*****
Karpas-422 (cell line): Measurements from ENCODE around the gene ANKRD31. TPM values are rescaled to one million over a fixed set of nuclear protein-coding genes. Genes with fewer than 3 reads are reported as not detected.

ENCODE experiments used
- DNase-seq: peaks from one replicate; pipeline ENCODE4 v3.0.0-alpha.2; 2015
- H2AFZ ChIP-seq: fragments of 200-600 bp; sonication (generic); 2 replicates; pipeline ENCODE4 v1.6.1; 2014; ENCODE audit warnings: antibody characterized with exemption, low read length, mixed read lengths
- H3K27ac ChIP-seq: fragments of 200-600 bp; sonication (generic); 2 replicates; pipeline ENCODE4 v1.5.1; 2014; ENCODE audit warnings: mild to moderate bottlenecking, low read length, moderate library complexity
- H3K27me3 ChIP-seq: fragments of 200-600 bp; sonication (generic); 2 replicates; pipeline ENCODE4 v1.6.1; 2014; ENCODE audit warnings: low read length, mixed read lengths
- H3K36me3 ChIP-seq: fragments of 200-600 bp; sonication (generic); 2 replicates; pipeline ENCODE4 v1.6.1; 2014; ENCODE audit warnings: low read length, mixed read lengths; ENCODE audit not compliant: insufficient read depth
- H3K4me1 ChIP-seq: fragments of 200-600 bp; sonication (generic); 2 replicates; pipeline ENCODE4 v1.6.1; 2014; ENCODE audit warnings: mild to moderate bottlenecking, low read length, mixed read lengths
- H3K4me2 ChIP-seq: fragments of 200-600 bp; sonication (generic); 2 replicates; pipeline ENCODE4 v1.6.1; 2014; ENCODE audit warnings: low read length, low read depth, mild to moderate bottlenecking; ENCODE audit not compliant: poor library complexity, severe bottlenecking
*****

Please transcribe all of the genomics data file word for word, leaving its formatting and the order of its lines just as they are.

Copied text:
Karpas-422 (cell line): Measurements from ENCODE around the gene ANKRD31. TPM values are rescaled to one million over a fixed set of nuclear protein-coding genes. Genes with fewer than 3 reads are reported as not detected.

ENCODE experiments used
- DNase-seq: peaks from one replicate; pipeline ENCODE4 v3.0.0-alpha.2; 2015
- H2AFZ ChIP-seq: fragments of 200-600 bp; sonication (generic); 2 replicates; pipeline ENCODE4 v1.6.1; 2014; ENCODE audit warnings: antibody characterized with exemption, low read length, mixed read lengths
- H3K27ac ChIP-seq: fragments of 200-600 bp; sonication (generic); 2 replicates; pipeline ENCODE4 v1.5.1; 2014; ENCODE audit warnings: mild to moderate bottlenecking, low read length, moderate library complexity
- H3K27me3 ChIP-seq: fragments of 200-600 bp; sonication (generic); 2 replicates; pipeline ENCODE4 v1.6.1; 2014; ENCODE audit warnings: low read length, mixed read lengths
- H3K36me3 ChIP-seq: fragments of 200-600 bp; sonication (generic); 2 replicates; pipeline ENCODE4 v1.6.1; 2014; ENCODE audit warnings: low read length, mixed read lengths; ENCODE audit not compliant: insufficient read depth
- H3K4me1 ChIP-seq: fragments of 200-600 bp; sonication (generic); 2 replicates; pipeline ENCODE4 v1.6.1; 2014; ENCODE audit warnings: mild to moderate bottlenecking, low read length, mixed read lengths
- H3K4me2 ChIP-seq: fragments of 200-600 bp; sonication (generic); 2 replicates; pipeline ENCODE4 v1.6.1; 2014; ENCODE audit warnings: low read length, low read depth, mild to moderate bottlenecking; ENCODE audit not compliant: poor library complexity, severe bottlenecking